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I often come into argument that because the Democratic party had many racists and Southern slave owners aligned with it during and after The Civil War, that therefore the "core" of the Democratic party is racist. And that because the Republican party was the party of reconstruction, that therefore the "core" of the Republican party is antiracist.

But in response I heard that there was a "great switch" where the racists flipped and joined the Republican Party and the antiracists joined the Democratic Party.

What is the consensus among historians on this subject?

closed as off-topic by rs.29, Denis de Bernardy, Jos, Steven Burnap, Lars Bosteen Jul 28 at 2:25

This question appears to be off-topic. The users who voted to close gave these specific reasons:

  • "This question is too basic; it can be definitively answered by a single link to the relevant topic on Wikipedia or another standard reference source. If you are instead questioning the correctness of a reference source, please edit the post to supply a link and explain what you find unclear, or why you believe it to be wrong or incomplete." – Denis de Bernardy, Steven Burnap
  • "The primary purpose of this question appears to be to promote or discredit a specific idea, theory, cause, group or person. It does not appear to be a good-faith effort to learn more about history as defined in the help centre." – rs.29, Jos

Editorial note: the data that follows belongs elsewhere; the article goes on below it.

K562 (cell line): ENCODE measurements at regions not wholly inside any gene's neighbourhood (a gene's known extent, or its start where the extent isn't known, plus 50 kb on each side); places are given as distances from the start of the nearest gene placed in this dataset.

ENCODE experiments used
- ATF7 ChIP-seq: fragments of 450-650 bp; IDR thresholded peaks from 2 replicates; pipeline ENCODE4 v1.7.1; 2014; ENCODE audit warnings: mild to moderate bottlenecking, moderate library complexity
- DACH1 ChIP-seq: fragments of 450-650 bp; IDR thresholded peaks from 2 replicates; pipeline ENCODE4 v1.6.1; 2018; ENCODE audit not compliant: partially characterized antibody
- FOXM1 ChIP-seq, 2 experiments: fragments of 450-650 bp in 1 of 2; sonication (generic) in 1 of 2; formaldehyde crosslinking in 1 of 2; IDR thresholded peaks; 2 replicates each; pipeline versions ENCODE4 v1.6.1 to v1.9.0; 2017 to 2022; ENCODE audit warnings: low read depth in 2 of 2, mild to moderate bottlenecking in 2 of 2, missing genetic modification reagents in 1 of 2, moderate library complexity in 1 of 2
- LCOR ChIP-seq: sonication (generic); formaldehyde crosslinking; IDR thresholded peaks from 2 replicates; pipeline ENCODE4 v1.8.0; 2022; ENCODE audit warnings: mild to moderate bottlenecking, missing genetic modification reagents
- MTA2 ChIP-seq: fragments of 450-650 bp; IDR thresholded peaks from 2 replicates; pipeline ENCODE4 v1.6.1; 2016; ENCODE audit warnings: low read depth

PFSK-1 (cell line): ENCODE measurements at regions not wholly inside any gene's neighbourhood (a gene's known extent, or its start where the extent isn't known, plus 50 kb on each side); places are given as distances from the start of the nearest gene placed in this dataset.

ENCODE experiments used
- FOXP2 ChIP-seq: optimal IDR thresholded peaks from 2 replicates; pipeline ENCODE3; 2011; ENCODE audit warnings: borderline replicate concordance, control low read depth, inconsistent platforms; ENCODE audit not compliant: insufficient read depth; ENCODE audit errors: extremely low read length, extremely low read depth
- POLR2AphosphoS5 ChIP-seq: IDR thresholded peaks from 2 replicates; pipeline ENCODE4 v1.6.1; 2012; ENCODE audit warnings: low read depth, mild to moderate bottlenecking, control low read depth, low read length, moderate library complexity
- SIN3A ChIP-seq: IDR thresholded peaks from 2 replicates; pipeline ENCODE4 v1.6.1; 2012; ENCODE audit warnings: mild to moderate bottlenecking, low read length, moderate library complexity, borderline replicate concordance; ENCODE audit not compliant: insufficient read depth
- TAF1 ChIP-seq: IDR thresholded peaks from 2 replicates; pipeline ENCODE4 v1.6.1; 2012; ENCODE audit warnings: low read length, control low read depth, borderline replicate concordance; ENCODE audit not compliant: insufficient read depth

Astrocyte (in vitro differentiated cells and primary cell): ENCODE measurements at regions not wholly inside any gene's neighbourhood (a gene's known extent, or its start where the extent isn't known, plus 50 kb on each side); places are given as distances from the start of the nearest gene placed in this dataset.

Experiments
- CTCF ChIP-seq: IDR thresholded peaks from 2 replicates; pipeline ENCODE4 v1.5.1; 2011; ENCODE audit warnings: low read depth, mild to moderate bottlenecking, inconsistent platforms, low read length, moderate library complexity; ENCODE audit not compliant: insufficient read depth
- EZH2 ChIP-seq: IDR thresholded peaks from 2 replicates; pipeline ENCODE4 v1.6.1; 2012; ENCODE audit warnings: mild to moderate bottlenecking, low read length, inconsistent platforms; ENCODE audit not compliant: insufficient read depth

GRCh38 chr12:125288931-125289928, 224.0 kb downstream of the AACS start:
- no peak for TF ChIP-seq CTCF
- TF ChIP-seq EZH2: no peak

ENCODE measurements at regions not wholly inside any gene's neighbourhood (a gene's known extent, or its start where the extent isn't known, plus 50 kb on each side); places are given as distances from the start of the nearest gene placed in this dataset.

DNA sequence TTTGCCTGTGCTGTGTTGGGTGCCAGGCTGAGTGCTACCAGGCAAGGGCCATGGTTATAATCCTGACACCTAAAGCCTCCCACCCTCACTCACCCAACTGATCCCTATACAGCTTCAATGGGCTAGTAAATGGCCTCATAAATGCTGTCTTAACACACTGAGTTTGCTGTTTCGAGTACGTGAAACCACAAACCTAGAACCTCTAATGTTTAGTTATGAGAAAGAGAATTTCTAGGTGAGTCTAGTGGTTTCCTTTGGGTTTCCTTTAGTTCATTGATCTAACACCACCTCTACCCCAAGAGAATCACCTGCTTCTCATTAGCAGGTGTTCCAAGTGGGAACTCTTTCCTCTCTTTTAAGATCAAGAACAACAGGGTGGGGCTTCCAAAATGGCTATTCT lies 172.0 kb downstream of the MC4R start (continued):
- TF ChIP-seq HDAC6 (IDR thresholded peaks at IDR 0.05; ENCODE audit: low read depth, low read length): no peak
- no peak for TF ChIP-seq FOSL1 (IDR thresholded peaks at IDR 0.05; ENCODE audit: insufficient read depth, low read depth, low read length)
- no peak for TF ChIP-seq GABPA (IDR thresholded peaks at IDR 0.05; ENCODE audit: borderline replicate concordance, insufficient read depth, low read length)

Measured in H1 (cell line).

If this question can be reworded to fit the rules in the help center, please edit the question.

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    "What is the consensus of historians on… "? If there is in fact a secret cabal of historians that dictates opinions on history, nobody has informed me of it, and they don't hang out on H:SE, or to quote the Baltimore writer, "For every question, there is a simple answer. And it is usually wrong" This question is going to be unanswerable without a lot more definitions and citations, and even then it won't be the secret cabal of historians, it will be someone's opinion. Both parties claim to be anti-racist. Racism is one of those words you apply to others. – Mark C. Wallace Jul 27 at 22:08
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    The history of political parties in the United States makes far more sense once you realize that there are (approximately) three major political affiliations, but only two parties. – Mark Jul 27 at 23:10
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    @MarkC.Wallace: Racism is one of those words you apply to others. - What a racist thing to say. ;-) – Lucian Jul 27 at 23:44
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    @DenisdeBernardy Michael Tesler has a B.A., M.A., and Ph.D. in political science (not history), Matthew Blackwell has a double-major B.A. in political science and economics and a Ph.D. in political science (not history), and Sen has an A.B. in economics, a J.D. in law, and a Ph.D. in government & statistics (not history). None (please correct me if I'm wrong) is a member of the American Historical Association or the Organization of American Historians. So I don't see any evidence that any of those three are historians. – BalancedTryteOperators Jul 28 at 2:03
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    As you can see, you're not going to get any agreement on "racism". There is an interesting question here, but you might approach it by looking at either which party got African American support at what points in time, or looking at which parties espoused policies that we today would view as either helping or hurting African Americans. But even then, you'll find it's far more complex then a binary question as stated here. – Steven Burnap Jul 28 at 2:11